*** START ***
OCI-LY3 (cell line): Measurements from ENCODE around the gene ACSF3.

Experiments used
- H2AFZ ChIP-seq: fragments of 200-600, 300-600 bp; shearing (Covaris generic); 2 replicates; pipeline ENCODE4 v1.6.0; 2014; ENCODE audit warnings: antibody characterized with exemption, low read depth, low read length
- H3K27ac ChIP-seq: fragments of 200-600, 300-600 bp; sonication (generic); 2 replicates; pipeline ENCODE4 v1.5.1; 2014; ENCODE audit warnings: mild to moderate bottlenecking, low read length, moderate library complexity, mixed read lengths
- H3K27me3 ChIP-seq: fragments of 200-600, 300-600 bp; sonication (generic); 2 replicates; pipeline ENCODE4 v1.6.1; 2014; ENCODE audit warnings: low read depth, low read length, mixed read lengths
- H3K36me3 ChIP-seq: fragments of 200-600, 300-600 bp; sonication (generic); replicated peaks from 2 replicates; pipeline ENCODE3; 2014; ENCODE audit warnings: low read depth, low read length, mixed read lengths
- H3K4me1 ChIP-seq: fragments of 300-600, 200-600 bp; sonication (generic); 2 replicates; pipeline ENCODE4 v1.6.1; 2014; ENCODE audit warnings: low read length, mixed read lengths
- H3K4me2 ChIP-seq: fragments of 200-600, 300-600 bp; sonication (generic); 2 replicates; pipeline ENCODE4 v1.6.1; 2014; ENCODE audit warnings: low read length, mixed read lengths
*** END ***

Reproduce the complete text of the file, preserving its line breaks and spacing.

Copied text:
OCI-LY3 (cell line): Measurements from ENCODE around the gene ACSF3.

Experiments used
- H2AFZ ChIP-seq: fragments of 200-600, 300-600 bp; shearing (Covaris generic); 2 replicates; pipeline ENCODE4 v1.6.0; 2014; ENCODE audit warnings: antibody characterized with exemption, low read depth, low read length
- H3K27ac ChIP-seq: fragments of 200-600, 300-600 bp; sonication (generic); 2 replicates; pipeline ENCODE4 v1.5.1; 2014; ENCODE audit warnings: mild to moderate bottlenecking, low read length, moderate library complexity, mixed read lengths
- H3K27me3 ChIP-seq: fragments of 200-600, 300-600 bp; sonication (generic); 2 replicates; pipeline ENCODE4 v1.6.1; 2014; ENCODE audit warnings: low read depth, low read length, mixed read lengths
- H3K36me3 ChIP-seq: fragments of 200-600, 300-600 bp; sonication (generic); replicated peaks from 2 replicates; pipeline ENCODE3; 2014; ENCODE audit warnings: low read depth, low read length, mixed read lengths
- H3K4me1 ChIP-seq: fragments of 300-600, 200-600 bp; sonication (generic); 2 replicates; pipeline ENCODE4 v1.6.1; 2014; ENCODE audit warnings: low read length, mixed read lengths
- H3K4me2 ChIP-seq: fragments of 200-600, 300-600 bp; sonication (generic); 2 replicates; pipeline ENCODE4 v1.6.1; 2014; ENCODE audit warnings: low read length, mixed read lengths